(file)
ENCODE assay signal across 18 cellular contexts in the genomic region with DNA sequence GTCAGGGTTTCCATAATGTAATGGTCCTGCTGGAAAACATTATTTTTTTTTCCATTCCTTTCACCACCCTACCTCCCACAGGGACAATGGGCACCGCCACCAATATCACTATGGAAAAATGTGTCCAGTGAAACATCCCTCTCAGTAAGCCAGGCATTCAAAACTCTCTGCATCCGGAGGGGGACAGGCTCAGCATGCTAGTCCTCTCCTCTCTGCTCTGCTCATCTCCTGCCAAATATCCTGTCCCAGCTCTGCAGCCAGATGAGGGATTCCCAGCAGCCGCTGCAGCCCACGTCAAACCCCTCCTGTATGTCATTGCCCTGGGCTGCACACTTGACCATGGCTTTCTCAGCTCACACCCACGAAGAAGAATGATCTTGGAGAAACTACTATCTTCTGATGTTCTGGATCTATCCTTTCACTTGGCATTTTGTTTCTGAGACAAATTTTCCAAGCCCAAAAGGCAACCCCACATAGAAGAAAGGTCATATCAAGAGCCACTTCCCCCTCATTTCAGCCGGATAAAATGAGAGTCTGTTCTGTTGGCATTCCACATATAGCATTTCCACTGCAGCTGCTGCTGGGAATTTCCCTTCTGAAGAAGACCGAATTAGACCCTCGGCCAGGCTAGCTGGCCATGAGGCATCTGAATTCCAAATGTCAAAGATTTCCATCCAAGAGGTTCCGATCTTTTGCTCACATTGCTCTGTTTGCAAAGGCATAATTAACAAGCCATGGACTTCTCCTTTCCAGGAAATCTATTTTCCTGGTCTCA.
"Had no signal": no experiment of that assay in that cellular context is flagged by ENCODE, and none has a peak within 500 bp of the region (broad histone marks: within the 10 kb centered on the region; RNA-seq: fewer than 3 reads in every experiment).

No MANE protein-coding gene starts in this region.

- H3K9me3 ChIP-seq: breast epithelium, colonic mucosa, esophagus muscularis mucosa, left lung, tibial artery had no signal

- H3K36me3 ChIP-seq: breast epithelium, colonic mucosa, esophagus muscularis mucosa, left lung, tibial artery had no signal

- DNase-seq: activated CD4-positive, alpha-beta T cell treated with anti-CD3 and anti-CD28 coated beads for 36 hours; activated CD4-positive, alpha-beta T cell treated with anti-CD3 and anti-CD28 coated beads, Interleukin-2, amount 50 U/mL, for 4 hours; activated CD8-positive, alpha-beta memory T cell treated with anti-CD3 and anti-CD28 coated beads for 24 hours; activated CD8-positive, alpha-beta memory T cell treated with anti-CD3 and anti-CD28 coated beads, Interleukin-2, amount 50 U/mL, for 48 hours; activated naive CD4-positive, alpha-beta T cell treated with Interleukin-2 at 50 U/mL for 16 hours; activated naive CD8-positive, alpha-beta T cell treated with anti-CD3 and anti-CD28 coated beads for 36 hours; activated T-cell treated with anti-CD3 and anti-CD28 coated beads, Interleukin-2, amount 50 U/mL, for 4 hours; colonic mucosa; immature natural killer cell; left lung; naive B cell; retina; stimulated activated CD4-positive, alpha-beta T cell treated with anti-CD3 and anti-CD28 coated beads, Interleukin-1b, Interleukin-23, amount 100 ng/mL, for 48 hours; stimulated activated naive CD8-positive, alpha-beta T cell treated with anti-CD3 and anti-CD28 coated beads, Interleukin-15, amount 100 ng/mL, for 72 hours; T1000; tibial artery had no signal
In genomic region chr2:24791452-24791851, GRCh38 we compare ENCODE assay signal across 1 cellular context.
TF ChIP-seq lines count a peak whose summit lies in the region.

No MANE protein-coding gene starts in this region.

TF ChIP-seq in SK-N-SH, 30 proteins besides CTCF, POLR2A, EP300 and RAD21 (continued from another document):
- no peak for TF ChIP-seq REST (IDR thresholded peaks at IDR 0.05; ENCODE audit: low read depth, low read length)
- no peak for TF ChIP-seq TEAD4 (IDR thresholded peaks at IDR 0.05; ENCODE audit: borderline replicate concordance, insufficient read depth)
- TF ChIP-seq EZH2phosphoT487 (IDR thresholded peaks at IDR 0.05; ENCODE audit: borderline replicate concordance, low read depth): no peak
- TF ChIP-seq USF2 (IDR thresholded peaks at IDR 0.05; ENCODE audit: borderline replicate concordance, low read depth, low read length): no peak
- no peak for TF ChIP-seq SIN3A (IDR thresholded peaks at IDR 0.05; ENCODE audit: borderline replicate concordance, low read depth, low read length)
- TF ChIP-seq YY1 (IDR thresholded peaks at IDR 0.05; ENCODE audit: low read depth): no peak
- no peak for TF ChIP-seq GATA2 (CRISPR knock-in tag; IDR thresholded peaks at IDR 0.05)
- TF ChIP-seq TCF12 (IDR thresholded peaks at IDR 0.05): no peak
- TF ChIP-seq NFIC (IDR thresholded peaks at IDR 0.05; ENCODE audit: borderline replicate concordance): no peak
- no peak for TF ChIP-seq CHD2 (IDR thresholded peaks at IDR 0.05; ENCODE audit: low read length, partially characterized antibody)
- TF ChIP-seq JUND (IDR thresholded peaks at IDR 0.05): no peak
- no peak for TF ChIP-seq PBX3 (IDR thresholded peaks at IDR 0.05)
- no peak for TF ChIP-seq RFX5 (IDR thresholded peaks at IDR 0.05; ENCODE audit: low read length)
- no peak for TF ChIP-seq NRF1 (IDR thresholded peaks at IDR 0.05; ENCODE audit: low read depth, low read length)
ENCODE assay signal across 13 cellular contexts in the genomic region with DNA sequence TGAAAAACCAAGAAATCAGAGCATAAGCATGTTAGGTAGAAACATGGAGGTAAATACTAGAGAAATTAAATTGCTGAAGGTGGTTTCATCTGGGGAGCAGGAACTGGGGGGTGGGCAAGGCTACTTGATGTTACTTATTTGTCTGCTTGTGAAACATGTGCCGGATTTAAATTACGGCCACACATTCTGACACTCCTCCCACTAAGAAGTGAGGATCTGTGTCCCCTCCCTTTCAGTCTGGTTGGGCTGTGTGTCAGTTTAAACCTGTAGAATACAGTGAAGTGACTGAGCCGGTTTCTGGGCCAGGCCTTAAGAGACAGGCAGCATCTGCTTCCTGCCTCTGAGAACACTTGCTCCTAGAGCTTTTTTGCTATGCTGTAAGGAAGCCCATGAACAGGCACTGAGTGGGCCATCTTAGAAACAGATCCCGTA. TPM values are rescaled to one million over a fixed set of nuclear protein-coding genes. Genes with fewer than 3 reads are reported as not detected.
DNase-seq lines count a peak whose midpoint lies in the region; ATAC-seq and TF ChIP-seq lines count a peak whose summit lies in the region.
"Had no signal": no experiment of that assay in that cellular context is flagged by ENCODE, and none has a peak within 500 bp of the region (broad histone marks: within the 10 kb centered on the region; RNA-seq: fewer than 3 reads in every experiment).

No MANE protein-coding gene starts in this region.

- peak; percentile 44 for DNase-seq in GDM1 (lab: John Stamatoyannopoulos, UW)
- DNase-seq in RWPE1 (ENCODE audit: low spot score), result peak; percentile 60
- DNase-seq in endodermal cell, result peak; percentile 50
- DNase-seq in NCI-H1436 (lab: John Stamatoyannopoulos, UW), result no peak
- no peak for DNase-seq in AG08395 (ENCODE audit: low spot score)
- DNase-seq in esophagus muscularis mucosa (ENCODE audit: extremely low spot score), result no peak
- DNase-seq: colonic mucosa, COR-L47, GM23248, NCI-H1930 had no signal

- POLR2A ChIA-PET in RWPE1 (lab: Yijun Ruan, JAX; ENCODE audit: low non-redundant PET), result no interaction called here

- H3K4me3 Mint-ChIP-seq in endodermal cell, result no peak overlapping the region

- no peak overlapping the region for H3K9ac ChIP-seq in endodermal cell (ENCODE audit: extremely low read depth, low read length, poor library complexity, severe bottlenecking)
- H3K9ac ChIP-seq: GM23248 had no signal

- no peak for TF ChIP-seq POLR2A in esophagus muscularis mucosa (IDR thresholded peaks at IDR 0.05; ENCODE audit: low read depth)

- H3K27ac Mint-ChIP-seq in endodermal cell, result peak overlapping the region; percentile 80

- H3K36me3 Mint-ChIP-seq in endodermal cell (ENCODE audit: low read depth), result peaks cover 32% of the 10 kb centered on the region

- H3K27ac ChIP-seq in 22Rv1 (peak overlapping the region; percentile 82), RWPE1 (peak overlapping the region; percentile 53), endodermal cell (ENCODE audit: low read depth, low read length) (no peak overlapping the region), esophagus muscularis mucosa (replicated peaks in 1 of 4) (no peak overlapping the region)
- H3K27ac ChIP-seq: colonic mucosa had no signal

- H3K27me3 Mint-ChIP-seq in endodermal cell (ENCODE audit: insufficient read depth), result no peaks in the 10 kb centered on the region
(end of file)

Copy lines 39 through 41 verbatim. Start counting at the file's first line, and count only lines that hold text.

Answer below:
- H3K9ac ChIP-seq: GM23248 had no signal

- no peak for TF ChIP-seq POLR2A in esophagus muscularis mucosa (IDR thresholded peaks at IDR 0.05; ENCODE audit: low read depth)

- H3K27ac Mint-ChIP-seq in endodermal cell, result peak overlapping the region; percentile 80